Neuropsychiatric Problems in Lupus

Special Report

Anxiety, headaches, difficulty concentrating, confusion, depression and other mood disorders, peripheral neuropathy (nerve disorders that can cause numbness or pain in hands and feet), problems with memory and thinking, psychosis, seizures, and other problems can all be symptoms of neuropsychiatric disease caused by lupus. How common are these problems? And how do they affect people with lupus? Those questions were the focus of a recent study reported at the American College of Rheumatology meeting.[1]

Patients often tell their doctors about such problems, but they have just beginning to be studied carefully by researchers in the last few years. Although they seem to be common problems in lupus, they have not been well-recognized and not well defined by doctors and patients.

A group of Canadian researchers reviewed 107 lupus patients whose average age was 44. They had lupus, on average, for about 10 years. They found that 36% had neuropsychiatric symptoms of some type. And 58% of those symptoms could be attributed completely or in part to lupus.

Interestingly, those with neuropsychiatric manifestations had higher levels of lupus activity, and they reported more fatigue. They were also more likely to have received prednisone or immunosuppressive drugs. They reported a significantly lower quality of life than those who did not have neuropsychiatric problems. (A lower quality of life was not associated with kidney disease in lupus patients.)

This research points out that neuropsychiatric disease is common in people with lupus - so if you have problems, you are not alone. And the impact of these problems is very significant.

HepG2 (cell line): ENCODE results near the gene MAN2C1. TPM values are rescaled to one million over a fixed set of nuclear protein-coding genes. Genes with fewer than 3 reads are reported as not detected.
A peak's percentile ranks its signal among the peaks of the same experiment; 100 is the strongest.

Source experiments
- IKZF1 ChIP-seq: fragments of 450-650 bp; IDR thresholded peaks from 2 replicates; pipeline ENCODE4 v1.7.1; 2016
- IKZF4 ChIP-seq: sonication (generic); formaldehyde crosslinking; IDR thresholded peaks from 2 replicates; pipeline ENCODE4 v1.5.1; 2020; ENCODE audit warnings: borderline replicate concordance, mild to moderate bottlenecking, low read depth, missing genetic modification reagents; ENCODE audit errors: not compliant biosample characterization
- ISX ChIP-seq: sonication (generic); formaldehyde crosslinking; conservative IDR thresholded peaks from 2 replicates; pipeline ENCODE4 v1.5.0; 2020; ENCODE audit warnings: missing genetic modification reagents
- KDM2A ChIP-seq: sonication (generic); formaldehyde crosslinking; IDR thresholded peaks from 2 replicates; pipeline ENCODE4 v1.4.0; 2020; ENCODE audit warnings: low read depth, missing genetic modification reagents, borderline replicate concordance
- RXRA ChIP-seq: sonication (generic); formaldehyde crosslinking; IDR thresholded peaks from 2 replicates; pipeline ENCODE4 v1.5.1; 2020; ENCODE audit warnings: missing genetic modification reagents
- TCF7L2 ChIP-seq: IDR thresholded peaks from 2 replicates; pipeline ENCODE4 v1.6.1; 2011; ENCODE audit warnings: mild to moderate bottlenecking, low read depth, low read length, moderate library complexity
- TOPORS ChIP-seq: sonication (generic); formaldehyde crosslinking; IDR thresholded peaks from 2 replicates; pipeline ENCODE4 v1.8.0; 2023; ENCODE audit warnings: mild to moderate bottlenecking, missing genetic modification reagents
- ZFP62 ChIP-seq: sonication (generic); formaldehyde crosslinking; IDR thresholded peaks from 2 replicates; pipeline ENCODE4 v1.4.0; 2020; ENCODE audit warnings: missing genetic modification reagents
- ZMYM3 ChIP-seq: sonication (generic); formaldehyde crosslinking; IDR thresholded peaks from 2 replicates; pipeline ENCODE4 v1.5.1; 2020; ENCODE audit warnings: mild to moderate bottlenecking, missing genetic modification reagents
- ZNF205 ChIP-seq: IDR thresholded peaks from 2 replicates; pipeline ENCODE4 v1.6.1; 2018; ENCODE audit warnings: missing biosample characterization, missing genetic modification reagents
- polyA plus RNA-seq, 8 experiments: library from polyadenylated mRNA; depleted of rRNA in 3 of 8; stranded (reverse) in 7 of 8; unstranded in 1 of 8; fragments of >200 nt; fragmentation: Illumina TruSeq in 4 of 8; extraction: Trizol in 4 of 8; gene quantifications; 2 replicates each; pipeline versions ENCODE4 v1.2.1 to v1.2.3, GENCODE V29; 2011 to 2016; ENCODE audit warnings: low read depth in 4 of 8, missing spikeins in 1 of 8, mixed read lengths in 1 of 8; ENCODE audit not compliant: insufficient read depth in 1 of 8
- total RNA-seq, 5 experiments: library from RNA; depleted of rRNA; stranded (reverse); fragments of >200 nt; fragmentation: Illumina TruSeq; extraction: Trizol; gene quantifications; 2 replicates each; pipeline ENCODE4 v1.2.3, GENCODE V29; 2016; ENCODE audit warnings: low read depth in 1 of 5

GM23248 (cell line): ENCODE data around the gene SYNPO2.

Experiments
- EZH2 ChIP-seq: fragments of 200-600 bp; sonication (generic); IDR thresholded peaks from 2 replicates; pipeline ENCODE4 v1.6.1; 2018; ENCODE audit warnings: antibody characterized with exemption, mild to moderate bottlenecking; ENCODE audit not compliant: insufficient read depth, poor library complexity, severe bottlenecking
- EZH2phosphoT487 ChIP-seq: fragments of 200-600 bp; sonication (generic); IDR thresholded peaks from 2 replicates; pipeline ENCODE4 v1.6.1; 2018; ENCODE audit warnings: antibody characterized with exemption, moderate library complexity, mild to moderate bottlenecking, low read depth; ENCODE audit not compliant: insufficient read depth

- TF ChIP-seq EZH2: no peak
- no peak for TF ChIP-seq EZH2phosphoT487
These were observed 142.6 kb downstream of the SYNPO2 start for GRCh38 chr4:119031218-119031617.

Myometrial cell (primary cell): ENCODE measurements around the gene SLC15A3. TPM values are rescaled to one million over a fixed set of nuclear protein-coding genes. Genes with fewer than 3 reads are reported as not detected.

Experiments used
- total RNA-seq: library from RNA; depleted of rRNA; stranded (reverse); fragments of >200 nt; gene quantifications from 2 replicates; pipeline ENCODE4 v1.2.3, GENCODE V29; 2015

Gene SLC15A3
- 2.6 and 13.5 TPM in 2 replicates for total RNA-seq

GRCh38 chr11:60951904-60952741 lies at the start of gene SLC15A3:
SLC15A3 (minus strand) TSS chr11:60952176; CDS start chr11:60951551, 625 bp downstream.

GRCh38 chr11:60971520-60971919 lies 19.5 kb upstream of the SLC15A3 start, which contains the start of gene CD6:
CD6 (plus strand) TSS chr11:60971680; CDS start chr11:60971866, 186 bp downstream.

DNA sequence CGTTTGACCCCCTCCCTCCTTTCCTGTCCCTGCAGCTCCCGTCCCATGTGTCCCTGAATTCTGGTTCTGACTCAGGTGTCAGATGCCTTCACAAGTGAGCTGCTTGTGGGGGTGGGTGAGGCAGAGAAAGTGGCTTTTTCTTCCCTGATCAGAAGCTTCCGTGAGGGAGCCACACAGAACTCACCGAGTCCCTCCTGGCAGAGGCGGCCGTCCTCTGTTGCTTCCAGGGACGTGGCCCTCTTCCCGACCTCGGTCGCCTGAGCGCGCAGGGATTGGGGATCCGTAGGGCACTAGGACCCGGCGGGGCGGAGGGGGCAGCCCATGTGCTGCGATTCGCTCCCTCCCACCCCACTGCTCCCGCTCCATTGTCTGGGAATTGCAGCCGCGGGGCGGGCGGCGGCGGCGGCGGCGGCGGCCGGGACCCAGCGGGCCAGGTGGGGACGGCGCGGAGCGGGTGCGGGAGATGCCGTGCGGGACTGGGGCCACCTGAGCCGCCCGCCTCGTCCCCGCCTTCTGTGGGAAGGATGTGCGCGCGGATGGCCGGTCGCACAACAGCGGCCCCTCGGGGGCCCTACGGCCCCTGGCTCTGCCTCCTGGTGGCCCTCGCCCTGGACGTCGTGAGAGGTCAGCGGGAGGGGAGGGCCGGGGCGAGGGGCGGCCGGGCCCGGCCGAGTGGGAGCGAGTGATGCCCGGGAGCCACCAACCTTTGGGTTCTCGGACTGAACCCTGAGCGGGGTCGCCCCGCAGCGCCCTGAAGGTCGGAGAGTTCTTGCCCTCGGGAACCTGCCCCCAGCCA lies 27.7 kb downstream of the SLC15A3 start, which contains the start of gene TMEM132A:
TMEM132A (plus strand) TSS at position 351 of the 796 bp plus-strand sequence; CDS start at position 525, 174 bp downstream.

Neuropsychiatric disease causes many different symptoms - so if you experience any new symptoms, tell your doctor about them. Don't feel embarrassed by changes in your moods or thinking or feelings. A change in your mental status is something you should report to your doctor, just the way you would tell your doctor about joint pains or dry mouth or headache.

Your rheumatologist should respond with understanding that there may be a physical basis for what someone else might think are emotional symptoms. An evaluation and diagnosis can help to target an appropriate treatment plan.


Roberta Horton, LCSW, ACSW 
Director, Department of Social Work Programs
Hospital for Special Surgery

Related articles

[1] John G. Hanly, Grace McCurdy, Lisa Fougere, Kara Thompson, Jo-Anne Douglas. Neuropsychiatric Disease in Systemic Lupus Erythematosus (SLE): Attribution and Clinical Significance. Arthritis Rheum. 2003 Sep;48(9):S181.

Success Stories


In-person and virtual
physician appointments

Related Content